Most of us are (unfortunately!) well aware of the gray hair and wrinkles that start making an appearance as we get older, but no one really talks about what aging does to teeth. If you’ve noticed your pearly whites looking a little less pearly over the years, all that coffee you drink isn’t the only culprit: According to the Cleveland Clinic, the enamel tends to wear away over the years, revealing the naturally-yellow color of the dentin inside the tooth.
A little yellowness isn’t the end of the world, though: There are plenty of ways to ensure your smile always looks fresh. Read on for 20 ways to keep your teeth white after age 40.
READ THIS NEXT: What Happens If You Don’t Floss Your Teeth Every Night, According to Dentists.
And no—not just a quick scrub. To actually prevent stains and yellowness, the American Dental Association recommends brushing for at least two minutes, hitting all the areas: the outer surfaces, inner surfaces, and chewing surfaces. Then, don’t forget to clean the inside of your front teeth using up-and-down strokes, too. Voilà! Clean, whiter teeth.
Although activated charcoal hasn’t been scientifically proven to help whiten teeth, the wellness world has been abuzz with talk of its supposed benefits for quite a while now. What is it? “Activated charcoal is a fine-grained black powder made from a variety of natural substances, such as coconut shells, olive pits, slowly burned wood, and peat,” Healthline experts write. Many different activated charcoal products are available for your teeth, if you’re interested in trying it.
Tea is great for your body, but not so much for keeping your teeth white. While Harvard Medical School says the antioxidants in each cup can help decrease the risk of everything from diabetes to cardiovascular disease, it’s also known to stain teeth. Brush your teeth before drinking, then swish water afterward, just to be safe.
The Ayurvedic practice of oil-pulling has been said to have many health benefits—particularly oral hygiene—and it only requires swishing a teaspoon of oil in your mouth for 20 or so minutes, then spitting it out, says the Cleveland Clinic. Try the method to not only help prevent bad breath, cracked lips, and tooth decay, but also to keep your teeth white: A countless number of people swear by the method.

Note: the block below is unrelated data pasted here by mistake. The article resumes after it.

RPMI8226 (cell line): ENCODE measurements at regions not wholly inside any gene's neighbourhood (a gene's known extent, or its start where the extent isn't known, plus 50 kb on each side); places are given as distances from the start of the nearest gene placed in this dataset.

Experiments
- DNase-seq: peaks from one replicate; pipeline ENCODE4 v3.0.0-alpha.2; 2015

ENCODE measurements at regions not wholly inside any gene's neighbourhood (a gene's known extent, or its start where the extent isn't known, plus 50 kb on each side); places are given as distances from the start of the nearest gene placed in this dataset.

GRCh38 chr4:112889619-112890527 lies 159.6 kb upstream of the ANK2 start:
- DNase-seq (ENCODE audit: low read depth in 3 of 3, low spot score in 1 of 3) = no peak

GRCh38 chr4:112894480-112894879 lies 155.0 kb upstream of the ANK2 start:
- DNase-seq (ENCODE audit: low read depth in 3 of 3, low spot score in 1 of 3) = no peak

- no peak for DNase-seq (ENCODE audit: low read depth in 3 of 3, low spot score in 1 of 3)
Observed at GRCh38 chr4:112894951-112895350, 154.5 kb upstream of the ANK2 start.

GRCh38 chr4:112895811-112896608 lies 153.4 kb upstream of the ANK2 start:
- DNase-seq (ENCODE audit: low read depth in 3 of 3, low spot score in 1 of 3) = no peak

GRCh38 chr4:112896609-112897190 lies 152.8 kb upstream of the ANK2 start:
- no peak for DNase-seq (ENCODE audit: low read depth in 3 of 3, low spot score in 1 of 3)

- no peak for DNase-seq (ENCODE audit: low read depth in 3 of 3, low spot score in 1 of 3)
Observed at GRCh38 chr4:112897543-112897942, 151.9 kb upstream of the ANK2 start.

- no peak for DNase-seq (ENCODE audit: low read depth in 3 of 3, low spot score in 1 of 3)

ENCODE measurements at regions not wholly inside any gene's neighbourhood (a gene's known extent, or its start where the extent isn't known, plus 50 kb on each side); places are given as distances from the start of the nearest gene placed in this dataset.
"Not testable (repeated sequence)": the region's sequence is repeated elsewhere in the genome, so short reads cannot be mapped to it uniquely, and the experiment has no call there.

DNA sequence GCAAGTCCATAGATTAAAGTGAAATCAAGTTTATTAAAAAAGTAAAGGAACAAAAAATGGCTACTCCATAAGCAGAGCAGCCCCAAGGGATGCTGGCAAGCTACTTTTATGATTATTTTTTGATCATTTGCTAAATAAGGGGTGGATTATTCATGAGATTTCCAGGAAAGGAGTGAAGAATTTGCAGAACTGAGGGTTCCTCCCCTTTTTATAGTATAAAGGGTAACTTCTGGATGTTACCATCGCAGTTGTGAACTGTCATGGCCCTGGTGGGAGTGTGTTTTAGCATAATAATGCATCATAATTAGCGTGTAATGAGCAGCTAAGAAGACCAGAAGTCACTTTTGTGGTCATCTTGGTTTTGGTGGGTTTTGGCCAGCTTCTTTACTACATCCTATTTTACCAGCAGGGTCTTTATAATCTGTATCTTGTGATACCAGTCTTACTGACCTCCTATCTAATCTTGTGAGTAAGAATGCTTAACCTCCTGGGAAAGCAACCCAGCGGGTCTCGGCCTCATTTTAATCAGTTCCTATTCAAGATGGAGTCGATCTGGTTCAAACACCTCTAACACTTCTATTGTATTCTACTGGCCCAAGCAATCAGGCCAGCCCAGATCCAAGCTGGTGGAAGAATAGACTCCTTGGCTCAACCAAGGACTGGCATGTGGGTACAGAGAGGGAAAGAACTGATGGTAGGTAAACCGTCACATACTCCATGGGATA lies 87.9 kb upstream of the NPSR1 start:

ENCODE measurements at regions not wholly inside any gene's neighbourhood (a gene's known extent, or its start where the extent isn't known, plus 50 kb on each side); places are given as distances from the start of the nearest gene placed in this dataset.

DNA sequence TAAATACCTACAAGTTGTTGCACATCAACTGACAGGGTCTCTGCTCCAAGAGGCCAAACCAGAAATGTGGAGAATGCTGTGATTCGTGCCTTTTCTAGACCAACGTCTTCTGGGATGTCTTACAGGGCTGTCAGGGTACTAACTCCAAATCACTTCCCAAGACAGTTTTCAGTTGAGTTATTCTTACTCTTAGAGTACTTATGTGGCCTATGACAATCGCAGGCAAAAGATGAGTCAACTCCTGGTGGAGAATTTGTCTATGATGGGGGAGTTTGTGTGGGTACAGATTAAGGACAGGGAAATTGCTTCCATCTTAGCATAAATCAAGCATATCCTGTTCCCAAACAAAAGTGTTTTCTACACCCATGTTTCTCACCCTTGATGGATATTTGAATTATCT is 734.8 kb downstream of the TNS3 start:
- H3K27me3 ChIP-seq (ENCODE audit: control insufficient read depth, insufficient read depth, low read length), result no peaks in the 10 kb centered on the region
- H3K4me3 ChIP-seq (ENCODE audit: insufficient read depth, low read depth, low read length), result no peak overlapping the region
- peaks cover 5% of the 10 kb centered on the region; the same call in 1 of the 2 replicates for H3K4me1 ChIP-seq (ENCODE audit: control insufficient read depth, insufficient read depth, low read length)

As if you needed another reason to add more fruit and veggies into your diet, they also help keep your teeth white by naturally brushing and cleansing as you chew, says Kanawha City Pediatric Dentistry . Try carrots, apples, broccoli, celery, and any other crunchy veggie you like to reap the benefits.
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You’re brushing your teeth anyway, so you might as well make sure you’re brightening your smile in the process. According to the ADA, whitening toothpastes use polishing or chemical agents to remove surface stains, and there are plenty on their safe-list.
One thing no one ever thinks about when it comes to keeping their teeth white is their water quality, but it makes a big difference. According to the Cleveland Clinic, excessive fluoride in your tap water could be behind teeth discoloration or yellowing. If you’re curious, you can check the levels in your area by using the Center for Disease Control’s interactive map.
…and all acidic, citrusy foods, for that matter. Obviously goodies like lemon and oranges are great sources of vitamins, so don’t avoid them—just drink (and eat!) smarter to make sure the acidity doesn’t lead to the erosion of your tooth enamel, making them look more yellow.
According to the Charles Town Dental Center, the best way to get your healthy vitamin C fix without the damage is to brush your teeth before eating or drinking acidic foods, only use juice from fresh lemons in your water, use a straw to protect your teeth, and rinse your mouth with plain water afterward.
There are plenty of reasons not to smoke—hello, lung cancer!—but stained teeth is one of them. According to the Oral Health Foundation, the nicotine and tar in tobacco can make your teeth turn yellow in a very short period of time, so even an occasional smoke isn’t worth it when it comes to your smile.